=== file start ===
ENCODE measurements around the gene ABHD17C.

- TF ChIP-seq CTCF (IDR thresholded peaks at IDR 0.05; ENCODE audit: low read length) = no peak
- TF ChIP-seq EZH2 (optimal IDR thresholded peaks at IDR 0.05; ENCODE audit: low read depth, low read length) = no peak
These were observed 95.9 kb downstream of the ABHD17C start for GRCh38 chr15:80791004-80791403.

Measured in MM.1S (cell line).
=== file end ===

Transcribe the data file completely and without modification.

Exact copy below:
ENCODE measurements around the gene ABHD17C.

- TF ChIP-seq CTCF (IDR thresholded peaks at IDR 0.05; ENCODE audit: low read length) = no peak
- TF ChIP-seq EZH2 (optimal IDR thresholded peaks at IDR 0.05; ENCODE audit: low read depth, low read length) = no peak
These were observed 95.9 kb downstream of the ABHD17C start for GRCh38 chr15:80791004-80791403.

Measured in MM.1S (cell line).